I am wondering if you use the following phrase? Or, is it archaic? and is there any difference between except for and except with?

except with


  • This question would be answerable, except for the fact that you gave no examples. So I cannot answer your question, except with examples. – Brian Hitchcock Jul 18 '15 at 10:44

"Except for" is an established phrase which means "with the exception of": http://www.merriam-webster.com/dictionary/except%20for

"Except with" is not a correct English phrase as far as I was able to verify.

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"Except for" is more common, but "except with" is certainly used.enter image description here https://books.google.com/ngrams/graph?content=except+with&year_start=1800&year_end=2000&corpus=15&smoothing=3&share=&direct_url=t1%3B%2Cexcept%20with%3B%2Cc0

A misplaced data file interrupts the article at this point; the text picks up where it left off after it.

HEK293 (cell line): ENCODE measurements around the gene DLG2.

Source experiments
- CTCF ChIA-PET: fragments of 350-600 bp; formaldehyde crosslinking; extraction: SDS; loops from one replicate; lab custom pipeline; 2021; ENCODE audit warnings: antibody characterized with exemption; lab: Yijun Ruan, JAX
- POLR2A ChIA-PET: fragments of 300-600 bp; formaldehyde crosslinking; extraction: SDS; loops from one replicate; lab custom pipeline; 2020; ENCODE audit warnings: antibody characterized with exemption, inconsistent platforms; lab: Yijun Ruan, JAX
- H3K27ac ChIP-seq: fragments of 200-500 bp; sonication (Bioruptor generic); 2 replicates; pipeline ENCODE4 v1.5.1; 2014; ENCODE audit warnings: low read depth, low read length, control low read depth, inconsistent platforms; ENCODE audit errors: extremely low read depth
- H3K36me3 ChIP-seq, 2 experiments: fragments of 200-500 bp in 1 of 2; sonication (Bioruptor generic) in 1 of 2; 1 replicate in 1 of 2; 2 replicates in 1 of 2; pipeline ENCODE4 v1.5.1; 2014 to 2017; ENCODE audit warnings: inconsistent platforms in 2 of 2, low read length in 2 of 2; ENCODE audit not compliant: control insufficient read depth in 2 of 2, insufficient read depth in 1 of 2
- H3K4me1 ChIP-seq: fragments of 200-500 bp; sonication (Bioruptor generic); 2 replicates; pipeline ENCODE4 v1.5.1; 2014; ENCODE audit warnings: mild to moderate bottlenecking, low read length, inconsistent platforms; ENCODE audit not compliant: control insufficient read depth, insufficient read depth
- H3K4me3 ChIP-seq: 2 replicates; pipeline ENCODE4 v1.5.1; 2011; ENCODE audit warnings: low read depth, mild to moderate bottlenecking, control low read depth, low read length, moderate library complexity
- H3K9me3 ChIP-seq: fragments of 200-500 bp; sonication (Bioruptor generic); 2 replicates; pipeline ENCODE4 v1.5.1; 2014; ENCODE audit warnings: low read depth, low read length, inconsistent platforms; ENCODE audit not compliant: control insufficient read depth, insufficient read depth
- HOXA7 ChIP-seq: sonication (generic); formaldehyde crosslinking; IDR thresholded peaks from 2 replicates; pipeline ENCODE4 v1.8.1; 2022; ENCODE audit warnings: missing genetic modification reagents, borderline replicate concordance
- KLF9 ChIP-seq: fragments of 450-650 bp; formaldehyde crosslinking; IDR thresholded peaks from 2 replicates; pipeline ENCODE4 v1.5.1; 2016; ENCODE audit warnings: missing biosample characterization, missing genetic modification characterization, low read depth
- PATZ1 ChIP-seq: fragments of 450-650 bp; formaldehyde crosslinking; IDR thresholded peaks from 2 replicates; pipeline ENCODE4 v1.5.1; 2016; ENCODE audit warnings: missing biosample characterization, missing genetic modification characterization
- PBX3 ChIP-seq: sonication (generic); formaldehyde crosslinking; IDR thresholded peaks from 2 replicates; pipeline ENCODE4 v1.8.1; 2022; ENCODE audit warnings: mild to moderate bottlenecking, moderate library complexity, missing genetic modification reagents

"Except with" is used to specify the conditions of an exception to a rule or condition, as in

"Except with proper authorization, parking on protected property is not allowed without a permit."

"Youths of all races unable to respond to affection except with suspicion, unable to handle any problem except with rage, children disturbed by an endless list of family and social ills."

"Except for" also deals with exceptions, although it is generally used to identify the exception.

"Everyone had arrived except for the guest of honor."

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